Korea researchers propose energy-efficient oxidative desulfurization process for ultra-low sulfur diesel
A team from the Korea Institute of Energy Research (KIER) has developed a new three-step continuous separation process to produce ultra-low sulfur diesel using an energy-efficient oxidative desulfurization (ODS) technology. A report on their work is published in the ACS journal Energy & Fuels.
Governments worldwide are mandating lower caps on sulfur content in fuels for environmental reasons. To produce ultra-low sulfur diesel (ULSD) with sulfur content of less than 10 ppm, the main approach is to use the hydro-desulfurization (HDS) process to convert sulfur compounds into hydrogen sulfide. However, the authors note, increases of facility and operational costs are inevitable because of severe reaction conditions, such as high reaction temperature (∼350 °C), H2 partial pressure (∼100 bar), and large amounts of hydrogen consumption.
Oxidative desulfurization represents an alternative route to diesel desulfurization that can complement HDS chemistry. An ODS unit—which operates under milder conditions (lower temperature and pressure) and requires no hydrogen—can be integrated with a conventional HDS unit to improve the overall economics.
ODS can easily convert difficult-to-desulfurize components under low temperature and pressure conditions to form sulfur-containing sulfones. The sulfones are highly polar compounds and are easily separated from the diesel product by either extraction or adsorption.
The main research trend in ODS has focused on the development of oxidation catalysts. Thus, comparatively less attention has been paid to the separation of sulfone from diesel. In this study, we focused on not only sulfone adsorption using adsorbents to produce ULSD but also the regeneration of the adsorbent to organize a continuous sulfone separation process. We also suggested a new process scheme for sulfone separation with energy efficiency by the addition of another adsorption step, in which the adsorbent was prepared by CO2 activation.—Lim et al.
The new KIER process consists of:
the separation of sulfone in diesel (S concentration > 150 ppm) by adsorption on silica and the subsequent regeneration of silica using a polar solvent;
the separation of sulfone in methanol by adsorption on activated carbon and the subsequent regeneration of activated carbon using a non-polar solvent; and
the distillation for the recovery of a non-polar solvent.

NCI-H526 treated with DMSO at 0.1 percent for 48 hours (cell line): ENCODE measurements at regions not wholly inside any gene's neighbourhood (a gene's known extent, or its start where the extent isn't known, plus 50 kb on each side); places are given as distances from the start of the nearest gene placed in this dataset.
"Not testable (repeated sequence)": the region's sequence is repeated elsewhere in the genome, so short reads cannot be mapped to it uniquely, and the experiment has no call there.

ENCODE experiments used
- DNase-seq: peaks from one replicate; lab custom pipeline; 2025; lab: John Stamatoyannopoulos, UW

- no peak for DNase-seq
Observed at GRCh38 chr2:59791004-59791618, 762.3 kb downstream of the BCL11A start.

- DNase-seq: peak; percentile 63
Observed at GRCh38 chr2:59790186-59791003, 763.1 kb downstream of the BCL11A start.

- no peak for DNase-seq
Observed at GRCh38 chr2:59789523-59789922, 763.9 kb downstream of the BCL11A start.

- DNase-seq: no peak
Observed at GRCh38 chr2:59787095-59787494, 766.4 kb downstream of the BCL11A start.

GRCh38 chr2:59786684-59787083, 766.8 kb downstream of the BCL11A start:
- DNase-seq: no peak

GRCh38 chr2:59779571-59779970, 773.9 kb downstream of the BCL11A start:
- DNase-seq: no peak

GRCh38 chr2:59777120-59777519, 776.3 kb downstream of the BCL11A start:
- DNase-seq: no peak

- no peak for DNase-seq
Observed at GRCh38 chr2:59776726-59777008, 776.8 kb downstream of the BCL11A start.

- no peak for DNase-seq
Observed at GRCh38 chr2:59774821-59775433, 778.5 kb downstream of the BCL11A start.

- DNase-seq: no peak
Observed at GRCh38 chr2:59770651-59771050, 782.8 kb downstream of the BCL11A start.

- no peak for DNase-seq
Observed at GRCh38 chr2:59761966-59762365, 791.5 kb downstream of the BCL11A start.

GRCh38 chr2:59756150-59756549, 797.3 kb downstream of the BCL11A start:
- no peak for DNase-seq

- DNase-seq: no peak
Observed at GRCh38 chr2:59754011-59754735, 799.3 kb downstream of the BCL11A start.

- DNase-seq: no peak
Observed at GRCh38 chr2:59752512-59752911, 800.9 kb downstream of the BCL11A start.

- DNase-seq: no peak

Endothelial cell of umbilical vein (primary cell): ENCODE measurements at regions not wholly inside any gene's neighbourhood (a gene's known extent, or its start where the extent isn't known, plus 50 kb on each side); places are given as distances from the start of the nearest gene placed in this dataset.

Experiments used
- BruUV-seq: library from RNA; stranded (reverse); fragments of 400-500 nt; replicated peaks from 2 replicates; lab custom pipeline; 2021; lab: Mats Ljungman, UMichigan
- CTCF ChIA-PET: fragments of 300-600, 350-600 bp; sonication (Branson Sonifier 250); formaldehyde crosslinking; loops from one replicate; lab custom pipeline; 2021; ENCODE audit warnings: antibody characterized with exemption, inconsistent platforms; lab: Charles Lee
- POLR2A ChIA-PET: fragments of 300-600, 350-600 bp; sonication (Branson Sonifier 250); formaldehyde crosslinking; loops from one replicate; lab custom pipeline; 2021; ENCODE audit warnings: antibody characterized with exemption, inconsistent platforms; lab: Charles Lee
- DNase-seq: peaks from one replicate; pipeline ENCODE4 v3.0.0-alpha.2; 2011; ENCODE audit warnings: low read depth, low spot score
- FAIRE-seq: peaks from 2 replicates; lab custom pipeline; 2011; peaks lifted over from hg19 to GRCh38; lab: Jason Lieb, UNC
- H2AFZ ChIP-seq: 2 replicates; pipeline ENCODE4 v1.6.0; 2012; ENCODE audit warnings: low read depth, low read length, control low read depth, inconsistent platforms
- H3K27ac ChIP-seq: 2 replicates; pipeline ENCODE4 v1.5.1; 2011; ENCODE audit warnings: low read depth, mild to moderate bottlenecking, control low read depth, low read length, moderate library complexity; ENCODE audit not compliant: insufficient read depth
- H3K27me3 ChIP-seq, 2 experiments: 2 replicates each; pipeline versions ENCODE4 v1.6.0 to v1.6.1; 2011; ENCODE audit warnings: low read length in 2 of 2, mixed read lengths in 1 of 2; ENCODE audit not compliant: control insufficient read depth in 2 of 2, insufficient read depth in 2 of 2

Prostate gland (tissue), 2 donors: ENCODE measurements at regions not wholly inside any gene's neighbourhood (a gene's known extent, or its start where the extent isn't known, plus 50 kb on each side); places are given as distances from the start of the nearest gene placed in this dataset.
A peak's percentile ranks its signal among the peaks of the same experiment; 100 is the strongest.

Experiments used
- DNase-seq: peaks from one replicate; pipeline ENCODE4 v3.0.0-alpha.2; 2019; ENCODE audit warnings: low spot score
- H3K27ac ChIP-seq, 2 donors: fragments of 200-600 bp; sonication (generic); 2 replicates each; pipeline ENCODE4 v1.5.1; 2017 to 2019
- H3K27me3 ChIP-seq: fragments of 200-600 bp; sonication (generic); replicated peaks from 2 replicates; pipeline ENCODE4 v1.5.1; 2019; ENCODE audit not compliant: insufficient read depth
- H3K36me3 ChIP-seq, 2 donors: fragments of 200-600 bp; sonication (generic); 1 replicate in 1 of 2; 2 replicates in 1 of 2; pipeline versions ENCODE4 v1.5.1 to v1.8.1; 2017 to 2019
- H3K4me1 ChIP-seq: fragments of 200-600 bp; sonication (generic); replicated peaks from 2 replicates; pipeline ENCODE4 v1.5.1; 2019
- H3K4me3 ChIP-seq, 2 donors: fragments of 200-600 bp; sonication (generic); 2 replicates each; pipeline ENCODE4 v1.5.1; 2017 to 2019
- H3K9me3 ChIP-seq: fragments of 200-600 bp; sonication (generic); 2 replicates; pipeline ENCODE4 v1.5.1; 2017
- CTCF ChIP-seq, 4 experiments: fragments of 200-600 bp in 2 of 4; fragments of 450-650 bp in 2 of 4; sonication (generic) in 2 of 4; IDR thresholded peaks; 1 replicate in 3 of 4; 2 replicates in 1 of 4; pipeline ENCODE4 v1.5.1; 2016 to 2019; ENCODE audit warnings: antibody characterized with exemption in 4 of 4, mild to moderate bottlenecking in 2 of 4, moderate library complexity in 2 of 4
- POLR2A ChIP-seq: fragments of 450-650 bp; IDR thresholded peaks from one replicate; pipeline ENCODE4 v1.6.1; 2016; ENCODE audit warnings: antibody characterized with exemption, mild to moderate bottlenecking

Initially, the team had looked at a process comprising an adsorption step with silica for the separation of sulfones from diesel and subsequent distillation for the recovery of the regeneration solvent, which removed adsorbed sulfones in silica and resultant separation of sulfones. They found this to be a simple way to organize a continuous sulfone separation process for the production of ULSD.
Methanol and acetone were found to be good solvents for the regeneration of the sulfone-saturated silica adsorbent. In the distillation step, however, they found that the separation of sulfones from methanol or acetone consumes a lot of energy, because the vaporization heats of methanol and acetone are 2−3 times higher than those of hydrocarbons.
Hydrocarbons with low vaporization heat, such as n-butane or n-pentane, seemed to be suitable solvents, but those did not regenerate the sulfone-saturated silica adsorbent effectively.
To combine the advantages of a polar solvent (silica regeneration) and that of a hydrocarbon (low heat of vaporization), the team modified the initial, simpler process scheme with the addition of another adsorption step between the adsorption and distillation steps.
In the second adsorption step, the activated carbon adsorbent prepared by CO2 activation of a carbon molecular sieve (CMS-4K) selectively adsorbed sulfones in the polar solvent (methanol) and easily released sulfones by hydrocarbon (n-butane) washing. The silica adsorbent was successfully regenerated by methanol (polar solvent) and sulfones were separated with low energy consumption because n-butane, with low vaporization heat, was the solvent in the distillation step.
They found that the two-step adsorption process was able to substantially reduce the energy consumption during the distillation because the heat of vaporization (320 kJ/kg) of n-butane is much lower than that (1104 kJ/kg) of methanol. The energy consumption in the distillation step to produce 1 kg of ULSD for the initial scheme was more than twice as high (1413 kJ/kg ULSD vs 640 kJ/kg) as that for the two-step adsorption process.
Sam Mok Lim, Jong-Nam Kim, Jihye Park, Sang Sup Han, Jong-Ho Park, Tae Sung Jung, Hyung Chul Yoon, Sung Hyun Kim, and Chang Hyun Ko (2012) Energy-Efficient Sulfone Separation Process for the Production of Ultra-low Sulfur Diesel by Two-Step Adsorption. Energy & Fuels doi: 10.1021/ef201964v
Ron Gatan, Paul Barger, Visnja Gembicki, Agostino Cavanna and Daniele Molinari (2004) Oxidative Desulfurization: A New Technology For ULSD. Prepr. Pap.-Am. Chem. Soc., Div. Fuel Chem. 49 (2), 577